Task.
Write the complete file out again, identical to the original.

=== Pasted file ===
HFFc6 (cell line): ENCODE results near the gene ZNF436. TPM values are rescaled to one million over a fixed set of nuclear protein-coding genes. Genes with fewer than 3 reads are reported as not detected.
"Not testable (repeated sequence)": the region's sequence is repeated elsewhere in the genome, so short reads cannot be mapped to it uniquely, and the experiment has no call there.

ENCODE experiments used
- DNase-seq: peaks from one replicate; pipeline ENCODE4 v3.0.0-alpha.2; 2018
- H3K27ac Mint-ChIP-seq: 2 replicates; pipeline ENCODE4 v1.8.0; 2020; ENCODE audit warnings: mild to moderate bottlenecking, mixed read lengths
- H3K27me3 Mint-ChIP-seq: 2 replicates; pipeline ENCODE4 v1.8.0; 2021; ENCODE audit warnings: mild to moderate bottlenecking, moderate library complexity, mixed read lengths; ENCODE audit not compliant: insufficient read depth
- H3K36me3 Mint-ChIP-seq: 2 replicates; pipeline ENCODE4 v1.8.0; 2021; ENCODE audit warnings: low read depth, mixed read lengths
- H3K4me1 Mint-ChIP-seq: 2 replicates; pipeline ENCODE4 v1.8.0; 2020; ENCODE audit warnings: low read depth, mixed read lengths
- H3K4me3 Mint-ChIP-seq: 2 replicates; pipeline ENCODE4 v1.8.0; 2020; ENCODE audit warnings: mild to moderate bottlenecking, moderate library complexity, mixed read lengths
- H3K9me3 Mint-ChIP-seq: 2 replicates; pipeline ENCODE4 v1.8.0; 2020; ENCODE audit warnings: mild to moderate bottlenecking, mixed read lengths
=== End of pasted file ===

HFFc6 (cell line): ENCODE results near the gene ZNF436. TPM values are rescaled to one million over a fixed set of nuclear protein-coding genes. Genes with fewer than 3 reads are reported as not detected.
"Not testable (repeated sequence)": the region's sequence is repeated elsewhere in the genome, so short reads cannot be mapped to it uniquely, and the experiment has no call there.

ENCODE experiments used
- DNase-seq: peaks from one replicate; pipeline ENCODE4 v3.0.0-alpha.2; 2018
- H3K27ac Mint-ChIP-seq: 2 replicates; pipeline ENCODE4 v1.8.0; 2020; ENCODE audit warnings: mild to moderate bottlenecking, mixed read lengths
- H3K27me3 Mint-ChIP-seq: 2 replicates; pipeline ENCODE4 v1.8.0; 2021; ENCODE audit warnings: mild to moderate bottlenecking, moderate library complexity, mixed read lengths; ENCODE audit not compliant: insufficient read depth
- H3K36me3 Mint-ChIP-seq: 2 replicates; pipeline ENCODE4 v1.8.0; 2021; ENCODE audit warnings: low read depth, mixed read lengths
- H3K4me1 Mint-ChIP-seq: 2 replicates; pipeline ENCODE4 v1.8.0; 2020; ENCODE audit warnings: low read depth, mixed read lengths
- H3K4me3 Mint-ChIP-seq: 2 replicates; pipeline ENCODE4 v1.8.0; 2020; ENCODE audit warnings: mild to moderate bottlenecking, moderate library complexity, mixed read lengths
- H3K9me3 Mint-ChIP-seq: 2 replicates; pipeline ENCODE4 v1.8.0; 2020; ENCODE audit warnings: mild to moderate bottlenecking, mixed read lengths